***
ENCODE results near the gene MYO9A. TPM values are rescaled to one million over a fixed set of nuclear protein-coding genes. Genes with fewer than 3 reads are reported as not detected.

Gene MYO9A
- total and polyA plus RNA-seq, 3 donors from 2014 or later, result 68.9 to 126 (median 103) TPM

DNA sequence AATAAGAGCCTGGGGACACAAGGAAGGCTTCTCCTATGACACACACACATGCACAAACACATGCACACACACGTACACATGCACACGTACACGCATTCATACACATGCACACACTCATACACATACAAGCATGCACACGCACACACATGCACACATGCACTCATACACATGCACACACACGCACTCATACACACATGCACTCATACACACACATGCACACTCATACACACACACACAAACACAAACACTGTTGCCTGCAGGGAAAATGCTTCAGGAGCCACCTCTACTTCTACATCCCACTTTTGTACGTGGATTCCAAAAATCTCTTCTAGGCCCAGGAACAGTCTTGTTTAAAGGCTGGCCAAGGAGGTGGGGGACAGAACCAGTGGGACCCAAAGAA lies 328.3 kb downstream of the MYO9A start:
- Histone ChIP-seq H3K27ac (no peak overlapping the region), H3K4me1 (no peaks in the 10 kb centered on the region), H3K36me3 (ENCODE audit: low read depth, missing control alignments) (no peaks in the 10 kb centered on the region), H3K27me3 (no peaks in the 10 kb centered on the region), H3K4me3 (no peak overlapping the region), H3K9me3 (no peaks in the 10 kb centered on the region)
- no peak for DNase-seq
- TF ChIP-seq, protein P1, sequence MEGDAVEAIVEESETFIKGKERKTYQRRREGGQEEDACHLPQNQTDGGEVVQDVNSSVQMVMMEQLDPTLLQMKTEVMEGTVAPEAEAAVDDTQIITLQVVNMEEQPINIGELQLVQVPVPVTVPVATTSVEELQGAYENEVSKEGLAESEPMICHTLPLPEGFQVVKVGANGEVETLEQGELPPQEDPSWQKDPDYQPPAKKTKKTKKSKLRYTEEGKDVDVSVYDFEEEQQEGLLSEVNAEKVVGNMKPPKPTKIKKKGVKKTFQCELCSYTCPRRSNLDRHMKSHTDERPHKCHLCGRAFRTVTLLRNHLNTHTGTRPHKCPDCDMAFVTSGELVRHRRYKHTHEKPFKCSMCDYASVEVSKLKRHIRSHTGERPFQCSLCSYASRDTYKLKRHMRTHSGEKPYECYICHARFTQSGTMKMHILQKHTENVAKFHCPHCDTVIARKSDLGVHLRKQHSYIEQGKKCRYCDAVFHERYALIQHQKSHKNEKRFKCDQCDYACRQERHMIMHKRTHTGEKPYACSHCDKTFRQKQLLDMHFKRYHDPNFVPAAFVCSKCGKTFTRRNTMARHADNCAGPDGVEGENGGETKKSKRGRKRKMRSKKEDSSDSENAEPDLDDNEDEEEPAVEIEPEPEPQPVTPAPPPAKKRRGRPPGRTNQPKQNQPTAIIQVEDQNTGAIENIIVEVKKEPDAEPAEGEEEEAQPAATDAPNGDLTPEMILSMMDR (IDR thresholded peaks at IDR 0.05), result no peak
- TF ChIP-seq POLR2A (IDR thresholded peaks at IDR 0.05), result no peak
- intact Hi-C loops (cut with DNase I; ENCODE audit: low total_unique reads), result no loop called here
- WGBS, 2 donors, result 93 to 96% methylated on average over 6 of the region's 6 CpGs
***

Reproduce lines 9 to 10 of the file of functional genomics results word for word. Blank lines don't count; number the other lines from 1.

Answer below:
- intact Hi-C loops (cut with DNase I; ENCODE audit: low total_unique reads), result no loop called here
- WGBS, 2 donors, result 93 to 96% methylated on average over 6 of the region's 6 CpGs